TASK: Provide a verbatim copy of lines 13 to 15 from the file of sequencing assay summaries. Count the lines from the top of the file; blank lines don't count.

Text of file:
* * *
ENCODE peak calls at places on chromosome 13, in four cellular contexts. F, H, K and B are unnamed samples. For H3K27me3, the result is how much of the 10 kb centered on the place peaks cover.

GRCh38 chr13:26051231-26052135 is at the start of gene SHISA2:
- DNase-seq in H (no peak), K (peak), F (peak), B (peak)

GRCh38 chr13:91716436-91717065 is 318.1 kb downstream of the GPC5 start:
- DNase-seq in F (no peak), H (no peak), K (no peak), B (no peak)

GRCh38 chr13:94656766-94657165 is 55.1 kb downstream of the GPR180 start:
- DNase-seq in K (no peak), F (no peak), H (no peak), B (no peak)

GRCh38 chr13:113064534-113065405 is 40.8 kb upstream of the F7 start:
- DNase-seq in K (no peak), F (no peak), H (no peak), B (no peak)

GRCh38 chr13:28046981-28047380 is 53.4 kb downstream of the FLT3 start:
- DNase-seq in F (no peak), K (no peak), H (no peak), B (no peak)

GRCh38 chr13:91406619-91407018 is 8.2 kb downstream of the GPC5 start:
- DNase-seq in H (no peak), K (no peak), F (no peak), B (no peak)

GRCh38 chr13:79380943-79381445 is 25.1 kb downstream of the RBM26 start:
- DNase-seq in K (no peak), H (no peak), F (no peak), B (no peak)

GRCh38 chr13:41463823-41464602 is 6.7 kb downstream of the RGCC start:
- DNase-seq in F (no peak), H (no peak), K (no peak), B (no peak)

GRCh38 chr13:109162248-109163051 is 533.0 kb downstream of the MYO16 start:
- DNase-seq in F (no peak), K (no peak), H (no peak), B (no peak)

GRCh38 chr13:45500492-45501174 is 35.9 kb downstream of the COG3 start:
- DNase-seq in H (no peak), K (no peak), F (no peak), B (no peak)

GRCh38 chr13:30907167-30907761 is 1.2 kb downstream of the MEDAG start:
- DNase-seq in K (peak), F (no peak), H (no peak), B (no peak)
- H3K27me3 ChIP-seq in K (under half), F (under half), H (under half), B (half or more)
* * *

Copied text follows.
- DNase-seq in H (no peak), K (no peak), F (no peak), B (no peak)

GRCh38 chr13:79380943-79381445 is 25.1 kb downstream of the RBM26 start:
- DNase-seq in K (no peak), H (no peak), F (no peak), B (no peak)